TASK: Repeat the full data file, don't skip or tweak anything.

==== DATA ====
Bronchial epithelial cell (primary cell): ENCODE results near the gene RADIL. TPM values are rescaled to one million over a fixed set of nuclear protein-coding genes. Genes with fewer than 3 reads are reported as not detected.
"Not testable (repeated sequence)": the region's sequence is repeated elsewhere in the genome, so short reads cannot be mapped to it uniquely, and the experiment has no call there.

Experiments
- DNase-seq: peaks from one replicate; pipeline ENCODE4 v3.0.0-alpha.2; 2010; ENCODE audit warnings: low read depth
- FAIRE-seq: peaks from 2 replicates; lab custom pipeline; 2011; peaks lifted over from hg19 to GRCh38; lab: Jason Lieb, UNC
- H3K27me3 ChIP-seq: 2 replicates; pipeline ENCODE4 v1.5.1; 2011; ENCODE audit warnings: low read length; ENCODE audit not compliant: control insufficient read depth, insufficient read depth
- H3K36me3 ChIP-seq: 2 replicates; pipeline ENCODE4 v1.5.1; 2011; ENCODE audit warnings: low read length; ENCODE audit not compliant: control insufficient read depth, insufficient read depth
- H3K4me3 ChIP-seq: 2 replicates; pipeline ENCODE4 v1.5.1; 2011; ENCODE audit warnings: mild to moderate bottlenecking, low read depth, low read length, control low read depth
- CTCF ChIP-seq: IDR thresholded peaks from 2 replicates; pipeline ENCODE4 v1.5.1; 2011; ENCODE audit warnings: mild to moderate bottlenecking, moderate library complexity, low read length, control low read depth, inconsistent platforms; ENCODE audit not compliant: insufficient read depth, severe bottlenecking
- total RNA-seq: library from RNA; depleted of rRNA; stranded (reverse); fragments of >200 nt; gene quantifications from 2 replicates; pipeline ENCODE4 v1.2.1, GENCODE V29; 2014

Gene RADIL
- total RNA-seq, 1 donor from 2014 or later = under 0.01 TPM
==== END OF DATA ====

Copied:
Bronchial epithelial cell (primary cell): ENCODE results near the gene RADIL. TPM values are rescaled to one million over a fixed set of nuclear protein-coding genes. Genes with fewer than 3 reads are reported as not detected.
"Not testable (repeated sequence)": the region's sequence is repeated elsewhere in the genome, so short reads cannot be mapped to it uniquely, and the experiment has no call there.

Experiments
- DNase-seq: peaks from one replicate; pipeline ENCODE4 v3.0.0-alpha.2; 2010; ENCODE audit warnings: low read depth
- FAIRE-seq: peaks from 2 replicates; lab custom pipeline; 2011; peaks lifted over from hg19 to GRCh38; lab: Jason Lieb, UNC
- H3K27me3 ChIP-seq: 2 replicates; pipeline ENCODE4 v1.5.1; 2011; ENCODE audit warnings: low read length; ENCODE audit not compliant: control insufficient read depth, insufficient read depth
- H3K36me3 ChIP-seq: 2 replicates; pipeline ENCODE4 v1.5.1; 2011; ENCODE audit warnings: low read length; ENCODE audit not compliant: control insufficient read depth, insufficient read depth
- H3K4me3 ChIP-seq: 2 replicates; pipeline ENCODE4 v1.5.1; 2011; ENCODE audit warnings: mild to moderate bottlenecking, low read depth, low read length, control low read depth
- CTCF ChIP-seq: IDR thresholded peaks from 2 replicates; pipeline ENCODE4 v1.5.1; 2011; ENCODE audit warnings: mild to moderate bottlenecking, moderate library complexity, low read length, control low read depth, inconsistent platforms; ENCODE audit not compliant: insufficient read depth, severe bottlenecking
- total RNA-seq: library from RNA; depleted of rRNA; stranded (reverse); fragments of >200 nt; gene quantifications from 2 replicates; pipeline ENCODE4 v1.2.1, GENCODE V29; 2014

Gene RADIL
- total RNA-seq, 1 donor from 2014 or later = under 0.01 TPM